Sneakers is a synonym for "athletic shoes," and the more common term for them particularly in the northeastern United States and southern Florida. The term describes a type of footwear with a flexible sole made of rubber or synthetic material and an upper part made of leather or canvas. Sneakers were originally sporting apparel, but today worn much more widely as casual footwear. They can also refer to athletic footwear like basketball shoes, tennis shoes, cross trainers and other shoes worn for specific sports.
The British English equivalent of "sneaker" in its modern meaning is "trainer", while the traditional "sneaker" (pictured) is closer to the British "plimsoll". In some urban areas in the United States, the slang for sneakers is kicks. In Hiberno-English, Canadian English and Australian English the term is runners or sneakers. In South African English the term used is tackies.
The name "sneakers" originally referred to how quiet the rubber soles were on the ground, in contrast to noisy standard hard leather soled dress shoes. Someone wearing sneakers could "sneak up" on you while someone wearing standards can only stand on you.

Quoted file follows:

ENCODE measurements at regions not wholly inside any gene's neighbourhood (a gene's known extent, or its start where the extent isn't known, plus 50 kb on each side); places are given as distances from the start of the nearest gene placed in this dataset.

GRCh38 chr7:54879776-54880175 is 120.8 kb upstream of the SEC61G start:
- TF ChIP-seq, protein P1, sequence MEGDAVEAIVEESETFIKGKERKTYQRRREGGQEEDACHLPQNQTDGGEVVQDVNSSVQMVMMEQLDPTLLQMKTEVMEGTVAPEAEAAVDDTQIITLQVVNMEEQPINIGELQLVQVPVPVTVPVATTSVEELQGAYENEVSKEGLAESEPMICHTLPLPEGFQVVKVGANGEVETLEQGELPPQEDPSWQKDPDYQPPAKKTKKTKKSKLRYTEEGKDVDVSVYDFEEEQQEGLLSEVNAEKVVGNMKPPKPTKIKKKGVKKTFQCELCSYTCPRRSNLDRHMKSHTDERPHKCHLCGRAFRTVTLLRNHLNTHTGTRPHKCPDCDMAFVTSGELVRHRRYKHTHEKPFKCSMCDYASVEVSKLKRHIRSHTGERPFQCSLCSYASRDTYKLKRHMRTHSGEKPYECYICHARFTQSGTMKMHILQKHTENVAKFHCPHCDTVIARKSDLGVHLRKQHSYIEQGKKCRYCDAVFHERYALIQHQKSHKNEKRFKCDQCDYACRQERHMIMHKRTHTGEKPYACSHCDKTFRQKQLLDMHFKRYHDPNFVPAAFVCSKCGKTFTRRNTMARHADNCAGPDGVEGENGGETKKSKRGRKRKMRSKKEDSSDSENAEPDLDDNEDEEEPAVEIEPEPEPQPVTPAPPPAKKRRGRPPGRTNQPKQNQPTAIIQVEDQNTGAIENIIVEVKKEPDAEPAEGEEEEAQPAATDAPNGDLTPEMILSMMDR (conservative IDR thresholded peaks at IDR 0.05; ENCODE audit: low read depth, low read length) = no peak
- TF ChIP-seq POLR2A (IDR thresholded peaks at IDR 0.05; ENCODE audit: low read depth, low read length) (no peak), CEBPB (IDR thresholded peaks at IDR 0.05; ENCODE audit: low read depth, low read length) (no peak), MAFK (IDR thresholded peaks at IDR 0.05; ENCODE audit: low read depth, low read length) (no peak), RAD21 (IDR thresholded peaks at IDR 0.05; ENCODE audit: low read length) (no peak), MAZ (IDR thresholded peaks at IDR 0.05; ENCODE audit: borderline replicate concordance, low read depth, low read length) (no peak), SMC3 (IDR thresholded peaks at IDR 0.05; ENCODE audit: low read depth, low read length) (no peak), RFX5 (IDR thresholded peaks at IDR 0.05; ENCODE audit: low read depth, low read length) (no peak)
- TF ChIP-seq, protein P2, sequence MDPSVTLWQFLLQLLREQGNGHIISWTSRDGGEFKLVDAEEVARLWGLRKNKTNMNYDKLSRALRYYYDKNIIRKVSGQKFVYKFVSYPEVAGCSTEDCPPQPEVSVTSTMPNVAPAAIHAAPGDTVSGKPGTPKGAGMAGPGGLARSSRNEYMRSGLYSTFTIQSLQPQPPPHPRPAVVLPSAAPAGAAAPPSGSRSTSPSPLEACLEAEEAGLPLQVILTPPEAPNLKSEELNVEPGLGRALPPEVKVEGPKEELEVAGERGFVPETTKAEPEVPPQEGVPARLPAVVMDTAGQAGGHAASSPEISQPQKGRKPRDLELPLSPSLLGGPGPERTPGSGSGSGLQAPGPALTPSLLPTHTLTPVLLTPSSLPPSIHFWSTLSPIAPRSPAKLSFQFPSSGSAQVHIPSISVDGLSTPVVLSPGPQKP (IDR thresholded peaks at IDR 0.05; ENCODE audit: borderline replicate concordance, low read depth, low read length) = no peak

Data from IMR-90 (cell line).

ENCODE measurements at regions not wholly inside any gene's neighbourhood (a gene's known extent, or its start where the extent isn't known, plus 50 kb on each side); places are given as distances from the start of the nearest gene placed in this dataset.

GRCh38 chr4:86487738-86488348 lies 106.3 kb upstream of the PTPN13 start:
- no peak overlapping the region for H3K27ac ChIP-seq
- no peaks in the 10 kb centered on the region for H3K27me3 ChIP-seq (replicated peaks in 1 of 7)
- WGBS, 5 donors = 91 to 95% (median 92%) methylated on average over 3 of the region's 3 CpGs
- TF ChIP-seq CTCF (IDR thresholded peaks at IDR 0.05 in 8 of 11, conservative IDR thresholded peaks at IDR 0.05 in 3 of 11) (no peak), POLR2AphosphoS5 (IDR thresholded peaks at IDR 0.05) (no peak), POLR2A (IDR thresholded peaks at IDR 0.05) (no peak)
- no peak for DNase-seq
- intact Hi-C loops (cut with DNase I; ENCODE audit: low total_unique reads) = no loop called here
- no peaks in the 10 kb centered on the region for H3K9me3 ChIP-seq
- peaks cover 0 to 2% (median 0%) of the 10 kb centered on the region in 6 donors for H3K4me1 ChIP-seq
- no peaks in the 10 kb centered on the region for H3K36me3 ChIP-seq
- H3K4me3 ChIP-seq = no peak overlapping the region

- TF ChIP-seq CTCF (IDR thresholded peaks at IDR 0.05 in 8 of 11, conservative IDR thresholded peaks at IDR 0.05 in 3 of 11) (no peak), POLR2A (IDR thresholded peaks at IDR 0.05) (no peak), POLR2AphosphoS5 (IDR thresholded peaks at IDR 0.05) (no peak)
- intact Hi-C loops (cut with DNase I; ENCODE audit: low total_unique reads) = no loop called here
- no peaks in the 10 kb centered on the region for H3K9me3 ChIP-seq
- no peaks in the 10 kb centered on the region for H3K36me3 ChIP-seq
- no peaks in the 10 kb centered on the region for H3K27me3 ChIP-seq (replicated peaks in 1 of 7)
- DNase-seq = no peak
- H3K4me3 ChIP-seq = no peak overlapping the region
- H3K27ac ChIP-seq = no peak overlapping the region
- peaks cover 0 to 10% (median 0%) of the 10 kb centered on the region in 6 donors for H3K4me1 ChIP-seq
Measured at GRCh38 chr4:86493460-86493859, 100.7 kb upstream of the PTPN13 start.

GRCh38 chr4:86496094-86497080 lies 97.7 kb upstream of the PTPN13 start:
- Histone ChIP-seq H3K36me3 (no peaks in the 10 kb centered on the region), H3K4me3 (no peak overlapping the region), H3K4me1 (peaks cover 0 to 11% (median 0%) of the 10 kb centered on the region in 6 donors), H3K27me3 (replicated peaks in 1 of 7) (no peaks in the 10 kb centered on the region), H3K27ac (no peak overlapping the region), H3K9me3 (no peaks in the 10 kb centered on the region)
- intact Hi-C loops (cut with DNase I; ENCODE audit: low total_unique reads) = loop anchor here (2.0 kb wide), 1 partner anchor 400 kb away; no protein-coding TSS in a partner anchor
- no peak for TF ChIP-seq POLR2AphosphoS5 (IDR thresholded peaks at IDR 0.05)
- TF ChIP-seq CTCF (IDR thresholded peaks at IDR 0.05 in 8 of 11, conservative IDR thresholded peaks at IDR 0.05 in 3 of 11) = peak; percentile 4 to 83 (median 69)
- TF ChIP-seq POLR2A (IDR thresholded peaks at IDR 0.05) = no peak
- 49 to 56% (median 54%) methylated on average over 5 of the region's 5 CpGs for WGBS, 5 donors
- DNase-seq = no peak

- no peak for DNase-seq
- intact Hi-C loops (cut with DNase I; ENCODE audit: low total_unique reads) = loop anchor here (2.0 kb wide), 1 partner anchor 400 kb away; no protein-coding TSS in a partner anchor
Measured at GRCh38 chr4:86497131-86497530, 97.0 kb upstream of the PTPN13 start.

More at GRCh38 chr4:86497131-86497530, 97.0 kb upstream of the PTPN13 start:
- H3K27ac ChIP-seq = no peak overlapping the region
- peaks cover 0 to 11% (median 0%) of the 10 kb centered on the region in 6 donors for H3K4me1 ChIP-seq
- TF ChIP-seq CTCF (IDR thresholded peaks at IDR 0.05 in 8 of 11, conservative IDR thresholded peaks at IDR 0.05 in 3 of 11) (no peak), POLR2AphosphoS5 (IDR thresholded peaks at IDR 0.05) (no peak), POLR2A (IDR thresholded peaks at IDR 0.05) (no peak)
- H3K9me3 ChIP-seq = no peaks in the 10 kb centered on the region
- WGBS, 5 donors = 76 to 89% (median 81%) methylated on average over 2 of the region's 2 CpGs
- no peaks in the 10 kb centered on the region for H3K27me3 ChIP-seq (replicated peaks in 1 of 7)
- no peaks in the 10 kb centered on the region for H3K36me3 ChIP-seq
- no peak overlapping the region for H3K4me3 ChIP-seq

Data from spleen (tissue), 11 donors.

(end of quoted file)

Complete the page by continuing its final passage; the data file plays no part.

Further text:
|“||It is only the harassed schoolmaster who can fully appreciate the pertinency of the name boys give to tennis shoes — sneakers.||”|
The British English term "trainer" is a slang abbreviation of "training shoe".
- High-tops cover the ankle.
- Low-tops do not cover the ankle.
- Mid-cut are in-between high-tops and low-tops.
- Sneaker boots extend to the calf.
- Slip-on like low-tops do not cover the ankle and don't have laces.
- Low-Top CVO (Circular Vamp Oxford) like low-tops do not cover the ankle but unlike low-tops have a vamp in a circular form and typically 4 to 5 eyelets.
- High-top CVO (Circular Vamp Oxford) like high-tops cover the ankle and also have a circular vamp.
- In 1995 Cyd Jouny made a crossover between a basketball sneaker and a stiletto mule.
- Nobox, by Reebok an unsuccessful design in the mid-90's.
- Converse Chucks
Sneakers have become an important part of hip hop (usually Pumas, Adidas, etc.) and rock 'n roll (Converse, or other canvas sneakers) cultures since the 1970s. Presently, numerous rappers sign million dollar deals with major brands such as Nike, Adidas or Puma to promote their shoes. Sneaker collectors, called "Sneakerheads", use sneakers as fashionable items. Artistically-modified sneakers can sell for upwards of $500. In 2005 a documentary, Just for Kicks, about the sneaker phenomena and history was released.
- Hickey, Walter (5 June 2013). "22 Maps That Show How Americans Speak English Totally Differently From Each Other". Business Insider.
- Mental Floss magazine, Sept-Oct 2008
- "FOOTWEAR : 1990-1999". Historyofashion.com. 2007-03-11. Archived from the original on 2007-03-11. Retrieved 2012-08-22.